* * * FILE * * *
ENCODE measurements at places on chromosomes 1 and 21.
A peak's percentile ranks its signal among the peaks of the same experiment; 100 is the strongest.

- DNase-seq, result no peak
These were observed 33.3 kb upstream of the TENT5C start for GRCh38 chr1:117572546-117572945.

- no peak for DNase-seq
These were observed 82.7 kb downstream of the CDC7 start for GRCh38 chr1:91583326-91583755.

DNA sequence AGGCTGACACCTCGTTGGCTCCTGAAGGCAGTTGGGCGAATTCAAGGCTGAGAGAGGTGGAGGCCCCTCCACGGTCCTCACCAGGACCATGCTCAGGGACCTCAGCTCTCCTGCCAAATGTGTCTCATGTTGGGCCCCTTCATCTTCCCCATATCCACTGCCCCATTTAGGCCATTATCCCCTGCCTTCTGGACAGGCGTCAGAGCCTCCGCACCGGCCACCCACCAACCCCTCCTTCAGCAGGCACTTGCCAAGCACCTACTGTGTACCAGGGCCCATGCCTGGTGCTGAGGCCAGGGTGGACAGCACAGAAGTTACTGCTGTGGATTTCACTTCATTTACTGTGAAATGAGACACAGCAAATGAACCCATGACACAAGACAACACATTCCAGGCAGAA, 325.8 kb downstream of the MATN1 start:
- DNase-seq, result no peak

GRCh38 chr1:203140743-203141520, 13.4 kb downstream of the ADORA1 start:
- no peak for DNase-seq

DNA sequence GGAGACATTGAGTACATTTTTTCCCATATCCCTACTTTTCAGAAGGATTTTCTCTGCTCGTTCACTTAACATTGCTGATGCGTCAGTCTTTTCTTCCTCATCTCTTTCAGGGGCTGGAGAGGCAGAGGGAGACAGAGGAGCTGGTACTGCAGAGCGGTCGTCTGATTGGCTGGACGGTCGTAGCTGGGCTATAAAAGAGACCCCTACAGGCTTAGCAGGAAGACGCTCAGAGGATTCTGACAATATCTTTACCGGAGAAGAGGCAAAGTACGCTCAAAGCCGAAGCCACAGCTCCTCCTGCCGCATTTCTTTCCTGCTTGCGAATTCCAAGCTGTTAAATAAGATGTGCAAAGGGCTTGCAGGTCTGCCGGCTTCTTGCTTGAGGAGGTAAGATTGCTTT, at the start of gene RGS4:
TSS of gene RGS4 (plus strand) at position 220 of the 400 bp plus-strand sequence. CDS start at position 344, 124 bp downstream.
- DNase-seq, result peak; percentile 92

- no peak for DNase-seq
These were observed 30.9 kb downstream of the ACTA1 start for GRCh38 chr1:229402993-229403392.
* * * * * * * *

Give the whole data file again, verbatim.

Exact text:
ENCODE measurements at places on chromosomes 1 and 21.
A peak's percentile ranks its signal among the peaks of the same experiment; 100 is the strongest.

- DNase-seq, result no peak
These were observed 33.3 kb upstream of the TENT5C start for GRCh38 chr1:117572546-117572945.

- no peak for DNase-seq
These were observed 82.7 kb downstream of the CDC7 start for GRCh38 chr1:91583326-91583755.

DNA sequence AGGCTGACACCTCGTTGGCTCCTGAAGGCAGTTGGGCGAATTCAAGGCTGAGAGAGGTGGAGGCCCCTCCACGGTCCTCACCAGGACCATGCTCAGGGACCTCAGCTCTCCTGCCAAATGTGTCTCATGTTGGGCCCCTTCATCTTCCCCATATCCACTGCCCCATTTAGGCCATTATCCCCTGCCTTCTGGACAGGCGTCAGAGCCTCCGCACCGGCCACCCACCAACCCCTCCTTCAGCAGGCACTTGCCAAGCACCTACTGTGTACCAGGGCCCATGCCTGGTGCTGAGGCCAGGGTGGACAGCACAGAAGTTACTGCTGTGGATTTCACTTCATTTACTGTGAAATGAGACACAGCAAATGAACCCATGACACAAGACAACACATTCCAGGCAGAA, 325.8 kb downstream of the MATN1 start:
- DNase-seq, result no peak

GRCh38 chr1:203140743-203141520, 13.4 kb downstream of the ADORA1 start:
- no peak for DNase-seq

DNA sequence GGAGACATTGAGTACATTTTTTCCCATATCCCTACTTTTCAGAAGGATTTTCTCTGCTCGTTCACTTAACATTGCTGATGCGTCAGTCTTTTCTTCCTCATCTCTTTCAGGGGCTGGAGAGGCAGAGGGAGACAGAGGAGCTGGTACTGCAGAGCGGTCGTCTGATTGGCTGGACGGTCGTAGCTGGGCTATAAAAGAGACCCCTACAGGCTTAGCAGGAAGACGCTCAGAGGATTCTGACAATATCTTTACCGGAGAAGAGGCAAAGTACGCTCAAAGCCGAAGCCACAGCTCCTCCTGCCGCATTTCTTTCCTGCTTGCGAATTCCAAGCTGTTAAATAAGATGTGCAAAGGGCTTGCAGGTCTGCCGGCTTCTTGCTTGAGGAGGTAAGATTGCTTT, at the start of gene RGS4:
TSS of gene RGS4 (plus strand) at position 220 of the 400 bp plus-strand sequence. CDS start at position 344, 124 bp downstream.
- DNase-seq, result peak; percentile 92

- no peak for DNase-seq
These were observed 30.9 kb downstream of the ACTA1 start for GRCh38 chr1:229402993-229403392.